Africa Innovation Centre : Inspiring African Innovation
General Electric’s Africa Innovation Centre near Rosebank, Johannesburg, taps into African artistry to activate creativity and enterprise development on the continent. The project is aiming for both a 5-Star Green Star SA Interior rating and the US-based Leadership in Energy and Environmental Design (LEED) for Commercial Interiors Gold rating.
“The purpose of the building is to build collaboration between General Electric (GE), clients and stakeholders,” explains consultant Kathy Berman from Innovationspace. GE committed to incorporating a distinctive modern African flair into the centre, she adds, along with the latest sustainable features.
Local architects Paragon Interface took the lead on the refit. Paragon spokesperson Hugh Fraser explains GE’s priorities were to provide access to a healthy environment and to internalise this in the workplace, thus promoting an integrated and balanced health and wellness-driven work environment.
GE, as an American company, is eager not only to achieve a South African green building rating, but also aim for the US Green Building Council’s LEED for Commercial Interiors Gold rating – the second highest rating that can be achieved. The team feels the design process, the use of environmentally sound materials, innovative acoustics, flexibility, ergonomics, visual comfort, as well as management of waste, water and electricity will help them achieve the significant Gold rating.
Paragon worked closely with Berman as the Green Star/LEED consultant to guide the process and set out parameters for the desired ratings.
A NEW REFURBISHMENT
GE hunted for a specific, strategically located setting before settling on a new development that fitted their needs: the Green on Glenhove office park developed by Barrow Properties. The site is located alongside the Killarney Country Club golf course, minutes away from the Gautrain station and is easily accessible from the M1.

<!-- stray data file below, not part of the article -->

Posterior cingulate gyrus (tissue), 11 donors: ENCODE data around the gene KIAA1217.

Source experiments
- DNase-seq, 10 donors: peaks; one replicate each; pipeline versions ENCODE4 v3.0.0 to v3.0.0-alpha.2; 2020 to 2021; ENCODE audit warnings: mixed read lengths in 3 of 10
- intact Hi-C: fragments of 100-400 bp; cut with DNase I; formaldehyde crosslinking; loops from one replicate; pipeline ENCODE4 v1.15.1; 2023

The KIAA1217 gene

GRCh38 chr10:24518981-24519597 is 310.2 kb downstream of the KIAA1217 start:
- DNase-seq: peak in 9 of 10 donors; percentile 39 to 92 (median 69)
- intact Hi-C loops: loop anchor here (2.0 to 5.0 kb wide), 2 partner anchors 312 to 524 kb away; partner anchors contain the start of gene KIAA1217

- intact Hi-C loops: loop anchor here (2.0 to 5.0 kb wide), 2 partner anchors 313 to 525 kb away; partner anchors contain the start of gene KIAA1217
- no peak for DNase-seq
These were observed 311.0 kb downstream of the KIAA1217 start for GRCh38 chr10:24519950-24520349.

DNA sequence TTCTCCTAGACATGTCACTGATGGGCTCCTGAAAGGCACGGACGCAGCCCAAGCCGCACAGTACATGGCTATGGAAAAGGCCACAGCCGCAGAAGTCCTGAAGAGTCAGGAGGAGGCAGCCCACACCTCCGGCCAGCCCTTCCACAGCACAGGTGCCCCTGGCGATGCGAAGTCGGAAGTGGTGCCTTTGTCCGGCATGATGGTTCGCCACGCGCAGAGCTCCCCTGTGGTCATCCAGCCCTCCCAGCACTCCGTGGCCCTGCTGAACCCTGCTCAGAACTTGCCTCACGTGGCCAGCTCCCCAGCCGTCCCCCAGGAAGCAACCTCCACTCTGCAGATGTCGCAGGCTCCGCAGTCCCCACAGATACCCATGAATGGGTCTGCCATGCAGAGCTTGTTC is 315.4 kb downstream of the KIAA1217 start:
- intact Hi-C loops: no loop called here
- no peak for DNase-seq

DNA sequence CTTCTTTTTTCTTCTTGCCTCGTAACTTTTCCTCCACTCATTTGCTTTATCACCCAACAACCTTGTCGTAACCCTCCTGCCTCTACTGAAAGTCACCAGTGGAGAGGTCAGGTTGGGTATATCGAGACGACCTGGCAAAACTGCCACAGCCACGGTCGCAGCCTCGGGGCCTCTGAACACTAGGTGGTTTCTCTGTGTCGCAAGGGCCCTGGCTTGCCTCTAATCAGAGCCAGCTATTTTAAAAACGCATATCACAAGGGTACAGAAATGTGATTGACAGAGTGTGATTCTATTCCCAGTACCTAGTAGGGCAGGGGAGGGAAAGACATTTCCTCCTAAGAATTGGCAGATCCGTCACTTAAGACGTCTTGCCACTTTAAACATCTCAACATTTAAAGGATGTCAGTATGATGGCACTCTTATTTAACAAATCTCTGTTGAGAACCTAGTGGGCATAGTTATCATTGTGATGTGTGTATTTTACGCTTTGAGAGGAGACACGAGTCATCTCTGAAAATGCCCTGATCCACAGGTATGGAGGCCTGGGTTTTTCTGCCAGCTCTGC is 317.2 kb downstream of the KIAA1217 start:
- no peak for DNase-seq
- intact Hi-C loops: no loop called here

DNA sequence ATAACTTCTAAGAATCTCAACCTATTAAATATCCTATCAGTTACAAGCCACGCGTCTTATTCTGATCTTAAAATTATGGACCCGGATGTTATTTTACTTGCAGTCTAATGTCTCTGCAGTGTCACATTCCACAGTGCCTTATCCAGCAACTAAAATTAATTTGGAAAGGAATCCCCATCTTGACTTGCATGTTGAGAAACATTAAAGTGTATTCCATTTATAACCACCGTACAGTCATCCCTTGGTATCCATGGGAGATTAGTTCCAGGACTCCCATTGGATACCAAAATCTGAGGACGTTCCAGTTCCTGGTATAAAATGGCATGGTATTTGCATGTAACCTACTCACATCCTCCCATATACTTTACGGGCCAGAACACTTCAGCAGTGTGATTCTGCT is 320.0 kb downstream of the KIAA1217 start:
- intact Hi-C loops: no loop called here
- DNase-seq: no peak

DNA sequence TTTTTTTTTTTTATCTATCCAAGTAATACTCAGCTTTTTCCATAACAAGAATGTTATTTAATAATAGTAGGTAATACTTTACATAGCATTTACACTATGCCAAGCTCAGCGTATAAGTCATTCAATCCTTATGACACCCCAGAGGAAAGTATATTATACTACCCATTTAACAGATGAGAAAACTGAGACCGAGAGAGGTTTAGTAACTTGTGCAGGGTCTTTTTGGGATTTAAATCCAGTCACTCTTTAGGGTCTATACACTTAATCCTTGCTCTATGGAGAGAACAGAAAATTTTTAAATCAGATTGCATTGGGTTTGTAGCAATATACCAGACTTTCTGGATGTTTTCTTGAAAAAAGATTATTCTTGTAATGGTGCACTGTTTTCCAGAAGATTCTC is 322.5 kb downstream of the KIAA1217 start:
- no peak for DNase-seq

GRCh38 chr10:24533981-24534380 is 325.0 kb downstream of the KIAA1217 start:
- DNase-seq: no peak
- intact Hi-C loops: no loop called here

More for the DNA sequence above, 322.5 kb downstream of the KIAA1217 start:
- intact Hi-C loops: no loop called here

Paragon had to build on original architect ARC Architects’ design, but the development allowed for a generous retrofit.
“The goal was to create a mixed-use, flexible, functional, robust and sustainable environment highlighting the key principles of GE: industrial innovation and African collaboration,” Fraser explains.
The end result is a primarily east-facing three-storey glazed structure offering access and parking on its west side and bordering the golf course to the south. The 2454m² building includes functional spaces such as a publicly accessible ground floor with a health-focused work café and digital exhibition centre, and indoor and outdoor collaboration spaces.
Berman says that overall the multi-floor fit-out was designed to be a dynamic and versatile, multi-floor space, with mobile structural elements and furniture. The flexible environment fluidly facilitates collaboration, interaction and innovation for all users.
The restricted access first floor is devoted to permanent tenanting and incorporates agile workspaces and a fully equipped GE Africa Healthcare training centre. The top floor includes a flexible learning and development centre, collaboration rooms and multi-disciplinary laboratory.
The interior of the building boasts unique furniture by African designers curated for the centre’s modern tech hub feel. More than 300 pieces were commissioned or handmade by African artisans. Visitors to the centre are immediately drawn to a striking three-storey high mural by Peter Mabeo of Mabeo Furniture in Botswana, made from over 3000 pieces of indigenous and sustainably sourced wood applied piece by piece to the wall.